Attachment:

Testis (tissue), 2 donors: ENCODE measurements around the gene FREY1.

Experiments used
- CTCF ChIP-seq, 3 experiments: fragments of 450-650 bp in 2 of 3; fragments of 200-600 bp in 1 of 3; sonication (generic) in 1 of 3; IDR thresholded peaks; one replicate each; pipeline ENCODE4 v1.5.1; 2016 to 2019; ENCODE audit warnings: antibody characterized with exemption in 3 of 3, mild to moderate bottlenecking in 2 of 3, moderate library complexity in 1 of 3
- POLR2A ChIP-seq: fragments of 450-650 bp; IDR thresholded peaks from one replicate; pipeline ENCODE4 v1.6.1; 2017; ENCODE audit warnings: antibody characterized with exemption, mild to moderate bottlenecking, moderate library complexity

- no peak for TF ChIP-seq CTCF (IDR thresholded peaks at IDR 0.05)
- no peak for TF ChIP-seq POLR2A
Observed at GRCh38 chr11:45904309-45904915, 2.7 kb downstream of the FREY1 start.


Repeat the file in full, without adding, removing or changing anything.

Testis (tissue), 2 donors: ENCODE measurements around the gene FREY1.

Experiments used
- CTCF ChIP-seq, 3 experiments: fragments of 450-650 bp in 2 of 3; fragments of 200-600 bp in 1 of 3; sonication (generic) in 1 of 3; IDR thresholded peaks; one replicate each; pipeline ENCODE4 v1.5.1; 2016 to 2019; ENCODE audit warnings: antibody characterized with exemption in 3 of 3, mild to moderate bottlenecking in 2 of 3, moderate library complexity in 1 of 3
- POLR2A ChIP-seq: fragments of 450-650 bp; IDR thresholded peaks from one replicate; pipeline ENCODE4 v1.6.1; 2017; ENCODE audit warnings: antibody characterized with exemption, mild to moderate bottlenecking, moderate library complexity

- no peak for TF ChIP-seq CTCF (IDR thresholded peaks at IDR 0.05)
- no peak for TF ChIP-seq POLR2A
Observed at GRCh38 chr11:45904309-45904915, 2.7 kb downstream of the FREY1 start.